Reimburse or Reduce: 3 Priorities to Help EMS’ Fragile State
By Fred Hornby | October 18, 2017
EMS is in such a fragile state that some departments are actually reducing the hours they operate. In Maryland, the Joppa-Magnolia Volunteer Fire Company agreed to convert one of its units to a “peak-time” unit operating only 16 hours a day. The Baltimore Sun reported the EMS side of their fire company operated at a loss of more than $98,000 in 2016.
Bake sales and pancake breakfasts are not sustainable methods for funding EMS. The ability to perform a service is directly related to being reimbursed for that service. Current funding is a mix of both state and federal resources. If an individual has Medicare, the service will be reimbursed 80 percent of the Medicare approved cost. The additional funding is through Medicaid, private insurance and self-pay. Medicare reimbursement for ambulance transports are currently below the cost to provide the transport, as detailed in the most recent GAO report. Seems like a no-brainer, but if that provider is not able to make budget, items such as new equipment, training and staff get cut.
Once a service closes, it puts additional stress on the neighboring communities and increases response times for both communities. If these three actions are prioritized by local, state and the federal governments, services could be saved.
1. Establish EMS as an essential service.
As strange as it seems, in Wisconsin only a township is required to provide ambulance service. Villages and cities are not required to provide this essential service per state statute. Our population is getting older and the number of EMS responses to care for this generation is increasing and it’s creating a snowball effect on reimbursement. The Wisconsin EMS Association (WEMSA) believes EMS should be seen as an essential service by our local and federal officials.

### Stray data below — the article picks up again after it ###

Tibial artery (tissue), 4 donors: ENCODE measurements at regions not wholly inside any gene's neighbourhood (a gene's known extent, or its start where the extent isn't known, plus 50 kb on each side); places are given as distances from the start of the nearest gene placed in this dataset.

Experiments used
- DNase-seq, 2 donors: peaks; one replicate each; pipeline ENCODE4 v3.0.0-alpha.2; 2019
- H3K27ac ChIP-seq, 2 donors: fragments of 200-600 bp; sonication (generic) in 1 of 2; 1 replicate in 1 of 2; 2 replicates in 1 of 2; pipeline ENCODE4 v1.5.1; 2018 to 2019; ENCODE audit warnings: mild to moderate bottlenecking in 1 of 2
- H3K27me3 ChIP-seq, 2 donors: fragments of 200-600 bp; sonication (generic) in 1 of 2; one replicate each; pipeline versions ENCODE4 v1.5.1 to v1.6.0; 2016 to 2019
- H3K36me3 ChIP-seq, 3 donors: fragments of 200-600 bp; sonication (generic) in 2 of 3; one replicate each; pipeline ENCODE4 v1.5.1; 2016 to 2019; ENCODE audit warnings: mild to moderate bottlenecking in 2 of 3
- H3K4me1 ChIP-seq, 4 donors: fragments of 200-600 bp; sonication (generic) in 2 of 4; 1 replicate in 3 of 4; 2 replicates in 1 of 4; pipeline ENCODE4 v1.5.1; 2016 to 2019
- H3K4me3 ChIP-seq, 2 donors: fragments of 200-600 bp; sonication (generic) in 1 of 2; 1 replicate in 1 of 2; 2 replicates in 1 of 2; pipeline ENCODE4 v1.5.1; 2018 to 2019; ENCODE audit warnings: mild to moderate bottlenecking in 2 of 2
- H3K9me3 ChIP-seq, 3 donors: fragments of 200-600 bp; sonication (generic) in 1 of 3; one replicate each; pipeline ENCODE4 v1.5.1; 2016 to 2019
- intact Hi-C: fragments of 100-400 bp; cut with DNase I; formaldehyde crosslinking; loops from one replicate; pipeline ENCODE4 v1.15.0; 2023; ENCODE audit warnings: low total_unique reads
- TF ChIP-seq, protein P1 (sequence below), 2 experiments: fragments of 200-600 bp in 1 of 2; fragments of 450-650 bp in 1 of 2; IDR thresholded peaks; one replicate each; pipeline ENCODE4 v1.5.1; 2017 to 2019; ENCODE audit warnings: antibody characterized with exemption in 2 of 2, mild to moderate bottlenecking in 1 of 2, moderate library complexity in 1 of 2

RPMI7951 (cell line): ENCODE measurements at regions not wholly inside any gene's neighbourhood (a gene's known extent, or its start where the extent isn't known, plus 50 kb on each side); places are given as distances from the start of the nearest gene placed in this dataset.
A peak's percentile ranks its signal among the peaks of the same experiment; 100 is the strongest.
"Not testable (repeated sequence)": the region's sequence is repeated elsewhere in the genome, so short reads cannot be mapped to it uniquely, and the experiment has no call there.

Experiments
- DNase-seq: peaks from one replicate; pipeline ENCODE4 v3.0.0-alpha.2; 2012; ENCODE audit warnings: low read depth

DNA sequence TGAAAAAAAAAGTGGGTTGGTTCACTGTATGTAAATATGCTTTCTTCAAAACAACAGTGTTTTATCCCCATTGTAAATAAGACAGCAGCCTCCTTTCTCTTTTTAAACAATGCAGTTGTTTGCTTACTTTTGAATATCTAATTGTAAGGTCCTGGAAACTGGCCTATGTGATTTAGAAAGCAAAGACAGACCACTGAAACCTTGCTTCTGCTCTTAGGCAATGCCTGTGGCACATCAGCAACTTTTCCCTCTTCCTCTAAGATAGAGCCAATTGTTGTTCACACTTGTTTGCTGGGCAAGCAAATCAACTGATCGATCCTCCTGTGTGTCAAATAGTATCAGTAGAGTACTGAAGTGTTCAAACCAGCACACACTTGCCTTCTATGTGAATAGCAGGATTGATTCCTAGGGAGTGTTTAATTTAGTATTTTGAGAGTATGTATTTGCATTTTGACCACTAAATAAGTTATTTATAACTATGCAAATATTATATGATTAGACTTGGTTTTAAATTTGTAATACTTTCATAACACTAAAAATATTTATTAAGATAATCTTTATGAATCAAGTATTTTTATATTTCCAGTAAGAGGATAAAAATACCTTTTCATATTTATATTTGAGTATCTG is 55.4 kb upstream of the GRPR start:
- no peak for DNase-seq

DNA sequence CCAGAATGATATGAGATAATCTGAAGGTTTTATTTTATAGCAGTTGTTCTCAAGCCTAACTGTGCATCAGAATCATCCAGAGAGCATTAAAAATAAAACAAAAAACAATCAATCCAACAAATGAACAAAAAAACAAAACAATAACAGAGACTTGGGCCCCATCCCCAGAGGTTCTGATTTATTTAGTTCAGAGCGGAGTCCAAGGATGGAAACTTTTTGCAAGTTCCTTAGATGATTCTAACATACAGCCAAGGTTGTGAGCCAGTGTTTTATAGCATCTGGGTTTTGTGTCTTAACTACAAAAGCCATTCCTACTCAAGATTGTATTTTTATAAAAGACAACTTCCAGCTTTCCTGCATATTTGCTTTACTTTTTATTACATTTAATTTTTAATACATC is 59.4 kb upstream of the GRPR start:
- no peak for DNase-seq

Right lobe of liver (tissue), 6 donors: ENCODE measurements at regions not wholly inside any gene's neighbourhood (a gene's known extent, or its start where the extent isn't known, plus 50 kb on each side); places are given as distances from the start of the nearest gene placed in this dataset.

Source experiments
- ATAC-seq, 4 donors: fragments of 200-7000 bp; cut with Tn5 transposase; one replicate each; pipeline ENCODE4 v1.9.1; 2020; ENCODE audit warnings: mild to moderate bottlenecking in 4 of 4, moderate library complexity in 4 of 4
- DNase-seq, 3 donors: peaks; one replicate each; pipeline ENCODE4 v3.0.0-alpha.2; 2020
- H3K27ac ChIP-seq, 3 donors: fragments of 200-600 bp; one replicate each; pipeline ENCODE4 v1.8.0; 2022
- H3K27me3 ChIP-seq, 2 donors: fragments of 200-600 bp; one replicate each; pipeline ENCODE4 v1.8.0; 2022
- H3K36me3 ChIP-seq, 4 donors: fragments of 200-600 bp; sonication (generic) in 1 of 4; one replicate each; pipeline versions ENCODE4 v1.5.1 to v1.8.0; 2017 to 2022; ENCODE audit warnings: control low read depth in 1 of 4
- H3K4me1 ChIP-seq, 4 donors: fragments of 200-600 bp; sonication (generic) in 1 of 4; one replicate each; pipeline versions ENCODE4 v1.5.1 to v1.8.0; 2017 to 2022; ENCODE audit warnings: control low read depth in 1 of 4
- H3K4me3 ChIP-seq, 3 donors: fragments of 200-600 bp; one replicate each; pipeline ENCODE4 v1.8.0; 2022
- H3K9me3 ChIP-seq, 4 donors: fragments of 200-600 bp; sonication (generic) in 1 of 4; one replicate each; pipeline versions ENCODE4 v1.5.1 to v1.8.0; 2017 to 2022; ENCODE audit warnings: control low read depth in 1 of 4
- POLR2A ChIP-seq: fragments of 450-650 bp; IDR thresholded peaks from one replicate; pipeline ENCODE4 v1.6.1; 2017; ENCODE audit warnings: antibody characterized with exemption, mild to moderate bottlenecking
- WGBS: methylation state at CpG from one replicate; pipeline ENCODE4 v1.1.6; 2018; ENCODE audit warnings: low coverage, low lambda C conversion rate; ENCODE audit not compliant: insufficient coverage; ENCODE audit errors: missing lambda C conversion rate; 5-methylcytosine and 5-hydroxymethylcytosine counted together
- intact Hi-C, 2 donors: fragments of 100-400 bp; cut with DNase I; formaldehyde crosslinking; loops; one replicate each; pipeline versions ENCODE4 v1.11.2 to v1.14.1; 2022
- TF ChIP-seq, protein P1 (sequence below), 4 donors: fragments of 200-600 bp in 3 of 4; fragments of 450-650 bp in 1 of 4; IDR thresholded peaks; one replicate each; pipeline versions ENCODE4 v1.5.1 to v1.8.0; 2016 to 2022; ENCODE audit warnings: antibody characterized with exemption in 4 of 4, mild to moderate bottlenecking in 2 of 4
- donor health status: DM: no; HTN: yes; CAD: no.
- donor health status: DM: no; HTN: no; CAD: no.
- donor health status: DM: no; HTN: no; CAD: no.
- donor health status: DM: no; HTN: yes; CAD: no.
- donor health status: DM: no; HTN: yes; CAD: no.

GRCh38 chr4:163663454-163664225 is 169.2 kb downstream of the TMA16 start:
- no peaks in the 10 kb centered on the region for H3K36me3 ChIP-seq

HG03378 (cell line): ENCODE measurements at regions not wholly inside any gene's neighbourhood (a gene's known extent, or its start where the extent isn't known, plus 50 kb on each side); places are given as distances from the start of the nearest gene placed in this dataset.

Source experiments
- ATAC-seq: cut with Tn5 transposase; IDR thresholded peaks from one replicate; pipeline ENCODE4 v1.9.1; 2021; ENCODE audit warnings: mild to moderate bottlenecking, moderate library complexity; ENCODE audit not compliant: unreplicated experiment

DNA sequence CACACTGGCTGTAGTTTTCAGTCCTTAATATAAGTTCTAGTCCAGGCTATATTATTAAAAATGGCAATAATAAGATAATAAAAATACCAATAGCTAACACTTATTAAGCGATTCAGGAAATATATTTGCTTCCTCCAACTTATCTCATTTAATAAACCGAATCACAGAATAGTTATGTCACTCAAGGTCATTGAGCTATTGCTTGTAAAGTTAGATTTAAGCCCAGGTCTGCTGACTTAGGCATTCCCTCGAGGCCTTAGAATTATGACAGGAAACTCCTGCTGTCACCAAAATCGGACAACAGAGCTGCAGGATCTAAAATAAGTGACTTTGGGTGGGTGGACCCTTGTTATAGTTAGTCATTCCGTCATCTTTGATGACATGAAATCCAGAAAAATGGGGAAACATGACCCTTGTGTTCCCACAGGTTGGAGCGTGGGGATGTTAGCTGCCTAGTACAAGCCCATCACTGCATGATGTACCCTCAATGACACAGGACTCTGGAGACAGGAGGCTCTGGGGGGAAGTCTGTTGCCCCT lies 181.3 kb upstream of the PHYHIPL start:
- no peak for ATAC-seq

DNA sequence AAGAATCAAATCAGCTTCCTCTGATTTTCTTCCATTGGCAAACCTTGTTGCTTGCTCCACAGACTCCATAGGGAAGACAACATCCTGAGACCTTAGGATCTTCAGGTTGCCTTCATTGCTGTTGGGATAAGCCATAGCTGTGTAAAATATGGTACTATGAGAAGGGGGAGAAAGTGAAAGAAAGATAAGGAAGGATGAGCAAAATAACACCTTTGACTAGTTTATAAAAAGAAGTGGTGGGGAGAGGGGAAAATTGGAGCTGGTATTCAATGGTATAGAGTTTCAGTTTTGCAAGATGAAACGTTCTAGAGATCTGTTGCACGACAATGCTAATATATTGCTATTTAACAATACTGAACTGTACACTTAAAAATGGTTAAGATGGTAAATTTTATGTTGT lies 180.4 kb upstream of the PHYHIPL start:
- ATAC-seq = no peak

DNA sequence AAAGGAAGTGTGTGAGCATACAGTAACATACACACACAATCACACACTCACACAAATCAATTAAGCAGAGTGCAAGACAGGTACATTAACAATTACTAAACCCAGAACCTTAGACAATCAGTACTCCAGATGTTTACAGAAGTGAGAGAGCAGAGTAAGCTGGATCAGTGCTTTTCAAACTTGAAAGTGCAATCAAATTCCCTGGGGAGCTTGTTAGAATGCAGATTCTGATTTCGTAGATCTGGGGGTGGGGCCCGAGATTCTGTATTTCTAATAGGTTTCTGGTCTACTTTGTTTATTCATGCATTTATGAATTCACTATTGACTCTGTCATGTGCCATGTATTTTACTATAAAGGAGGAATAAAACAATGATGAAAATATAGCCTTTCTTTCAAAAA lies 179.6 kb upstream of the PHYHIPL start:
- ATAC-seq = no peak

2. Stabilize adequate reimbursements.
Reimbursements must include patients who do not end up in a transport such as diabetics. In my state, an upwards of 50 percent of the reimbursements that a service receives are Medicare related. For private services and fire departments that do inter-facility transports, that number increases to 60 to 70 percent.
Since 2004, Congress has authorized supplemental or “add-on” payments to supplement money going to EMS, but these add-on payments are slated to expire on January 1, 2018. If this happens, the ambulance service will be doing these transports at a loss.
3. Educate our legislators.
Like most segments of healthcare, our lawmakers impact the funding needed to operate. EMTs and EMS providers must be vigilant about what’s ahead. The Medicare Ambulance Access, Fraud Prevention, and Reform Act of 2017 is up for debate and directs the Secretary of Health and Human services to deliver a report on stable ambulance reimbursement. The Comprehensive Operations, Sustainability and Transport Act of 2017 also addresses the stability of ambulance reimbursement, but adds caveats and decreases reimbursements for some transports such as dialysis. It is essential that providers reach out to their legislators.
With a lack of sustainable funding for ambulance transports, services and departments will have to adjust with actions such as reducing staff, eliminating or decreasing the purchase of life-saving equipment and downsizing operations. This will decrease the overall readiness to respond when summoned, and our communities should have this critical service at the ready, at all times of the day.
WEMSA is hosting the 32nd Working Together Conference & Exposition January 24-27, in Milwaukee, Wis., for EMS providers interested in education and networking. Medline can help EMS providers with their emergency medical supplies, inventory management and solutions for cost recovery.
Fred Hornby is the paramedic supervisor at Bell Ambulance in Milwaukee, Wisconsin. Hornby has been involved with EMS as a paramedic, educator and administrator for over 30 years. He has served as the paramedic and education coordinator at the Wisconsin EMS Office as well as ALS Director for Wisconsin’s largest ambulance service. Hornby previously conducted community outreach for the Wisconsin EMS Association.